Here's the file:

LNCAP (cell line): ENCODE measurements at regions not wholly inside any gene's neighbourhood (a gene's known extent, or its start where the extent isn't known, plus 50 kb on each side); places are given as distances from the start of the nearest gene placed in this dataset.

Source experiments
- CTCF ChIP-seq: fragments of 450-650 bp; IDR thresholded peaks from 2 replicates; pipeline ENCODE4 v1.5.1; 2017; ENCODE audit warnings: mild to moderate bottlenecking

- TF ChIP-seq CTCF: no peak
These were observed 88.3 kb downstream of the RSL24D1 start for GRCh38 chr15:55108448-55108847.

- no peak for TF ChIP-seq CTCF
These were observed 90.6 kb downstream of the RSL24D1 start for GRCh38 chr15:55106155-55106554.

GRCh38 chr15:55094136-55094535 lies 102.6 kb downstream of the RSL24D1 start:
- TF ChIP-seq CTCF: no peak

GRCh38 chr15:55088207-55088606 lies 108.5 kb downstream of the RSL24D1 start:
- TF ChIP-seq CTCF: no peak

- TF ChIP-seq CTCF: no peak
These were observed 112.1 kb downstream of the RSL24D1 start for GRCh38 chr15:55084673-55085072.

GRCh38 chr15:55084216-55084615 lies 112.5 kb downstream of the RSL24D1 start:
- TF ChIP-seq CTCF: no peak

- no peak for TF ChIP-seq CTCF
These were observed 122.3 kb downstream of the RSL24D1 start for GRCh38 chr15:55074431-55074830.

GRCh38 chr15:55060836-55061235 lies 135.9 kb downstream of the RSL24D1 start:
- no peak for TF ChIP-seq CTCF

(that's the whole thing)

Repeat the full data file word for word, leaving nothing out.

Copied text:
LNCAP (cell line): ENCODE measurements at regions not wholly inside any gene's neighbourhood (a gene's known extent, or its start where the extent isn't known, plus 50 kb on each side); places are given as distances from the start of the nearest gene placed in this dataset.

Source experiments
- CTCF ChIP-seq: fragments of 450-650 bp; IDR thresholded peaks from 2 replicates; pipeline ENCODE4 v1.5.1; 2017; ENCODE audit warnings: mild to moderate bottlenecking

- TF ChIP-seq CTCF: no peak
These were observed 88.3 kb downstream of the RSL24D1 start for GRCh38 chr15:55108448-55108847.

- no peak for TF ChIP-seq CTCF
These were observed 90.6 kb downstream of the RSL24D1 start for GRCh38 chr15:55106155-55106554.

GRCh38 chr15:55094136-55094535 lies 102.6 kb downstream of the RSL24D1 start:
- TF ChIP-seq CTCF: no peak

GRCh38 chr15:55088207-55088606 lies 108.5 kb downstream of the RSL24D1 start:
- TF ChIP-seq CTCF: no peak

- TF ChIP-seq CTCF: no peak
These were observed 112.1 kb downstream of the RSL24D1 start for GRCh38 chr15:55084673-55085072.

GRCh38 chr15:55084216-55084615 lies 112.5 kb downstream of the RSL24D1 start:
- TF ChIP-seq CTCF: no peak

- no peak for TF ChIP-seq CTCF
These were observed 122.3 kb downstream of the RSL24D1 start for GRCh38 chr15:55074431-55074830.

GRCh38 chr15:55060836-55061235 lies 135.9 kb downstream of the RSL24D1 start:
- no peak for TF ChIP-seq CTCF